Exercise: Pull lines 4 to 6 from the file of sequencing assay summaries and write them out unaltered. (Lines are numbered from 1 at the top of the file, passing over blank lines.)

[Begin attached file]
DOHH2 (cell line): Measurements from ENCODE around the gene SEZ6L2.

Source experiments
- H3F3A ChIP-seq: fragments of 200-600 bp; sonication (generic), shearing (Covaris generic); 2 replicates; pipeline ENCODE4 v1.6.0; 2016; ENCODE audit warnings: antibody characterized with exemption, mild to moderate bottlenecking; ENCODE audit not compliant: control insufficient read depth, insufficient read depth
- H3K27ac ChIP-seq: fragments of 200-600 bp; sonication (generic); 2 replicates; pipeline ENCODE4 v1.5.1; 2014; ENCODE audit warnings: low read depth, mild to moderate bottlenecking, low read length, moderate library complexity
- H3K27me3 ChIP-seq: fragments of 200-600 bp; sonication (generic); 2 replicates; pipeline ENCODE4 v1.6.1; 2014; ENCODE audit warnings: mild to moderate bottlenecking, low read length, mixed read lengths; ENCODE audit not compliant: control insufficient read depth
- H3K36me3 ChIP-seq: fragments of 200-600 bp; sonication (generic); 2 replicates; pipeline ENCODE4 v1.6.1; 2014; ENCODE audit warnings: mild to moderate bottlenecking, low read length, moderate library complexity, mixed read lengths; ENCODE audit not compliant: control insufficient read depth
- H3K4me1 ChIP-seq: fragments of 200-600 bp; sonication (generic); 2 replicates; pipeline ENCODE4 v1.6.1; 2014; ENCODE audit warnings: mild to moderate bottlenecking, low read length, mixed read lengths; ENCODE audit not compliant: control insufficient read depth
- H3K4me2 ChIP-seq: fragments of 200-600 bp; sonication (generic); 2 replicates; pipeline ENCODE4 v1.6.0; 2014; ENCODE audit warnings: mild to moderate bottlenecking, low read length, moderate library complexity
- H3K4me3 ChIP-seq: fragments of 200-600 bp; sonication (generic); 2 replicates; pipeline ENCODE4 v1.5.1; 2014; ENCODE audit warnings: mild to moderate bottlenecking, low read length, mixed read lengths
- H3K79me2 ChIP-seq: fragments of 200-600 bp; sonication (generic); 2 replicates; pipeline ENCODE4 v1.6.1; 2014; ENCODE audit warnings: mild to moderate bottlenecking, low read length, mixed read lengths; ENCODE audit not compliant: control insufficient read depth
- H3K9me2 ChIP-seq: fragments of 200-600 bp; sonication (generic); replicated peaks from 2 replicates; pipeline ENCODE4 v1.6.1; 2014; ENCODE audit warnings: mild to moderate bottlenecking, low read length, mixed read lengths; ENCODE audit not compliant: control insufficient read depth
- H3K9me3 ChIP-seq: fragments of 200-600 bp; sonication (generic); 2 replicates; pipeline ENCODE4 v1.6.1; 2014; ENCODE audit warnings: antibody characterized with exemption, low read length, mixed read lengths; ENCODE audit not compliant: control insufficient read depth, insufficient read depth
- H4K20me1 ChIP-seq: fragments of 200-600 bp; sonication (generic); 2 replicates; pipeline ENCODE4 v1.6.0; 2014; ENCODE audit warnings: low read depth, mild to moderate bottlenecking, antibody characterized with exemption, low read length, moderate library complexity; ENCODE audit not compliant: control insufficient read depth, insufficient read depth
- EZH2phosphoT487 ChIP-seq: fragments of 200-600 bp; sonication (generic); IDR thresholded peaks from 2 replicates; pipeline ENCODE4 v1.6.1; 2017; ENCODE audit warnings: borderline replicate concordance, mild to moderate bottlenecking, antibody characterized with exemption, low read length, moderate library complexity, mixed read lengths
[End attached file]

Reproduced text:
- H3K27ac ChIP-seq: fragments of 200-600 bp; sonication (generic); 2 replicates; pipeline ENCODE4 v1.5.1; 2014; ENCODE audit warnings: low read depth, mild to moderate bottlenecking, low read length, moderate library complexity
- H3K27me3 ChIP-seq: fragments of 200-600 bp; sonication (generic); 2 replicates; pipeline ENCODE4 v1.6.1; 2014; ENCODE audit warnings: mild to moderate bottlenecking, low read length, mixed read lengths; ENCODE audit not compliant: control insufficient read depth
- H3K36me3 ChIP-seq: fragments of 200-600 bp; sonication (generic); 2 replicates; pipeline ENCODE4 v1.6.1; 2014; ENCODE audit warnings: mild to moderate bottlenecking, low read length, moderate library complexity, mixed read lengths; ENCODE audit not compliant: control insufficient read depth